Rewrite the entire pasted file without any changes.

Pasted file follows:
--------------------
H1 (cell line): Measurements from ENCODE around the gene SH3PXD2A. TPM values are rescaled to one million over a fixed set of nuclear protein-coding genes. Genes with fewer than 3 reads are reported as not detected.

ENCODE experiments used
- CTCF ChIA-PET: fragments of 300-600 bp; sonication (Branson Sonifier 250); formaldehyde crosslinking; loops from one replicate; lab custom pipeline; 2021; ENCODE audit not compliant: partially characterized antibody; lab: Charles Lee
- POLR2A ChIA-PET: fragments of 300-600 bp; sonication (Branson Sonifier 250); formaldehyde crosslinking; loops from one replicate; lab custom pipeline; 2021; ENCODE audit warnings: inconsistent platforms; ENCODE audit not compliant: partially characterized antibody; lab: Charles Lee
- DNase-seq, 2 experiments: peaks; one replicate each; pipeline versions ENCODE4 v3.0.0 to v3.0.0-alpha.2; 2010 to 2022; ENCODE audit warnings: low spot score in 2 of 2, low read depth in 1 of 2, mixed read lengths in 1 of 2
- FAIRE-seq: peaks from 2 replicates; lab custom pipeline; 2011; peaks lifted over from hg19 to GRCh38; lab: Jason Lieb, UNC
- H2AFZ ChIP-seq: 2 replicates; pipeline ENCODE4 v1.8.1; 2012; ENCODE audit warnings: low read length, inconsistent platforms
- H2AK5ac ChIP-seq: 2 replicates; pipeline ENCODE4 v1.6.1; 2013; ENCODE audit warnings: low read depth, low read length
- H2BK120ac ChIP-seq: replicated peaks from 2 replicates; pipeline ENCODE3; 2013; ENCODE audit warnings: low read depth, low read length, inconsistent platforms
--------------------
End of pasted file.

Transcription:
H1 (cell line): Measurements from ENCODE around the gene SH3PXD2A. TPM values are rescaled to one million over a fixed set of nuclear protein-coding genes. Genes with fewer than 3 reads are reported as not detected.

ENCODE experiments used
- CTCF ChIA-PET: fragments of 300-600 bp; sonication (Branson Sonifier 250); formaldehyde crosslinking; loops from one replicate; lab custom pipeline; 2021; ENCODE audit not compliant: partially characterized antibody; lab: Charles Lee
- POLR2A ChIA-PET: fragments of 300-600 bp; sonication (Branson Sonifier 250); formaldehyde crosslinking; loops from one replicate; lab custom pipeline; 2021; ENCODE audit warnings: inconsistent platforms; ENCODE audit not compliant: partially characterized antibody; lab: Charles Lee
- DNase-seq, 2 experiments: peaks; one replicate each; pipeline versions ENCODE4 v3.0.0 to v3.0.0-alpha.2; 2010 to 2022; ENCODE audit warnings: low spot score in 2 of 2, low read depth in 1 of 2, mixed read lengths in 1 of 2
- FAIRE-seq: peaks from 2 replicates; lab custom pipeline; 2011; peaks lifted over from hg19 to GRCh38; lab: Jason Lieb, UNC
- H2AFZ ChIP-seq: 2 replicates; pipeline ENCODE4 v1.8.1; 2012; ENCODE audit warnings: low read length, inconsistent platforms
- H2AK5ac ChIP-seq: 2 replicates; pipeline ENCODE4 v1.6.1; 2013; ENCODE audit warnings: low read depth, low read length
- H2BK120ac ChIP-seq: replicated peaks from 2 replicates; pipeline ENCODE3; 2013; ENCODE audit warnings: low read depth, low read length, inconsistent platforms